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Political Café 26 January: What is the (un)sense of elections in Congo?

A sold-out Humanity House, passionate speakers and an impressive documentary. All the ingredients for a special evening were present on 26 January. And attention for Congo. There was no lack of that either.

As people continued to trickle in, Badi first introduced the central topic of the evening. Already with the first notes of his music, the whispers hushed and not long after, everyone was dancing along to his fine melodies. Later in the evening, Badi would also sit on a discussion panel to formulate an answer to the following question: "What is the (un)sense of Elections in Congo?" The same question was posed by discussion leader Kiza Magendane to Angelique Mbundu, Alphonse Muambi, Nadia Nsayi and the audience.

An introduction by Kiza was followed by a reality check in the form of the documentary. 'Crisis in the Congo: Uncovering The Truth.' Even though this documentary dates from 2011, the intense images of human suffering in the Congo are as relevant as ever. Because, Nadia told us afterwards, "there are very many armed groups active, also supported by neighbouring countries. New conflicts are also emerging in other regions where things were always stable." That the documentary still reflects daily reality for the Congolese people, Alphonse Muambi could only confirm. On the usefulness of elections, however, Alphonse and Nadia disagreed. The current president, Joseph Kabila, has been in power illegally for a year. However, he refuses to step down. And, Nadia and Alphonse argued, there is no strong opposition leader. The incumbent politicians are mainly concerned with maintaining power, and the opposition is only concerned with gaining access to that power. That has to do with money, Alphonse said. Elections make no sense, he argued, because they are paid for by foreign countries and do not improve things. Nadia does believe in elections, though the road to democracy is long. The Congolese should hold out hope. They have the right to vote freely and choose their own leaders. According to Nadia, there is reason to hope for progress, because there is change among educated youth. And that is where progress must ultimately come from.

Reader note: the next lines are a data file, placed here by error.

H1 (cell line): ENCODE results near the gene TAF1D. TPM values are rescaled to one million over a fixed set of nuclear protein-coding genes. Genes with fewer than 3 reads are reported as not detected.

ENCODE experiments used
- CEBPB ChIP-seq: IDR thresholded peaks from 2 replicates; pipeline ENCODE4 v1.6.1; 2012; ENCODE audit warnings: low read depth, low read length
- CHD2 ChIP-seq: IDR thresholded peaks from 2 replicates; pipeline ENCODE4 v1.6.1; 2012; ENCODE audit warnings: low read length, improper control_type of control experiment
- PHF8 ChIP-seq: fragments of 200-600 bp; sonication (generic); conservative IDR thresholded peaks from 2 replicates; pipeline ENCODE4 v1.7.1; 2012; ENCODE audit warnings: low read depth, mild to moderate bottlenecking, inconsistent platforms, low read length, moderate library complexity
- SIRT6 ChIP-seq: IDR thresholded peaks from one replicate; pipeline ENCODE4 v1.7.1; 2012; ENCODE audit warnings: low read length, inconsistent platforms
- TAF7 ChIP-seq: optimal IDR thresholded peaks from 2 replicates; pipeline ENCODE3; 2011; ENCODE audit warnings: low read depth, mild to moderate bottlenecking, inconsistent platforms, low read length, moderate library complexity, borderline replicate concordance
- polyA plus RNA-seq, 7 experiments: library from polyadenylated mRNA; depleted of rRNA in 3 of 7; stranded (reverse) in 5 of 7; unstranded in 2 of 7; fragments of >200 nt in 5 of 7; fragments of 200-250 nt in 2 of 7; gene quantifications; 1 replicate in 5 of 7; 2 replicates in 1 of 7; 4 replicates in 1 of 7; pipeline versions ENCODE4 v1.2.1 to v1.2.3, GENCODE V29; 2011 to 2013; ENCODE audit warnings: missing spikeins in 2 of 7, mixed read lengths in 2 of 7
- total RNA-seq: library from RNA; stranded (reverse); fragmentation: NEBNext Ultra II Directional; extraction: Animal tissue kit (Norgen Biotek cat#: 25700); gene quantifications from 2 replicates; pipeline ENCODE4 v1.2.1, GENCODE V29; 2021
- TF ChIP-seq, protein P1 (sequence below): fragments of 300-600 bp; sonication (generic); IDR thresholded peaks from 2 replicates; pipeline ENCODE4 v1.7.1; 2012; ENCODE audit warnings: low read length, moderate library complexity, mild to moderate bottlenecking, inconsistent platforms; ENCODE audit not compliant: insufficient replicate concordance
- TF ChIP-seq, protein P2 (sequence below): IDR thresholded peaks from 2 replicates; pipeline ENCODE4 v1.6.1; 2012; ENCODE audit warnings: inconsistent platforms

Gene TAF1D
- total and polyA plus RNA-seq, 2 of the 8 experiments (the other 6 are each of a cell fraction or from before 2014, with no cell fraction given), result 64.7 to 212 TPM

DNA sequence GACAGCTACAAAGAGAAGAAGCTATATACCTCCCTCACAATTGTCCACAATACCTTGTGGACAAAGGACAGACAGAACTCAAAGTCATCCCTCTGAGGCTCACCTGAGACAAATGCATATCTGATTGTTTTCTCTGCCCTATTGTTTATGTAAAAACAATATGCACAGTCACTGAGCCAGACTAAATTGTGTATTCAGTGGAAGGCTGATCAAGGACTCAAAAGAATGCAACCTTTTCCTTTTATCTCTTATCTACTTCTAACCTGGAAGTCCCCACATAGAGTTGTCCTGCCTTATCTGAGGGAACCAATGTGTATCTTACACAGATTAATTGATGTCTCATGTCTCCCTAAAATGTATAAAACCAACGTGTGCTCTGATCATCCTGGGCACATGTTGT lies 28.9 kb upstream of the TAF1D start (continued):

But, Angelique Mbundu argued during the second discussion panel, "we should not talk about a Congolese problem, not an African problem, but an international problem". Especially here in the West, it is important to make you for the Congolese people. This is something Badi is also aware of: "I talk about Congo in my music. And try to make a bridge between the music and the engagement for the country." Angelique concludes, "It's a start that you came tonight. You watched the documentary and got informed. Through social media and with our collective efforts, we can force change. We are all consumers and have a lot of power. Tell companies: 'I don't want a phone or an electronic car from Congo'. And set priorities. Are you willing to pay more for these products? That way you take responsibility yourself."

Photo: Guy Basabosa and Yangambi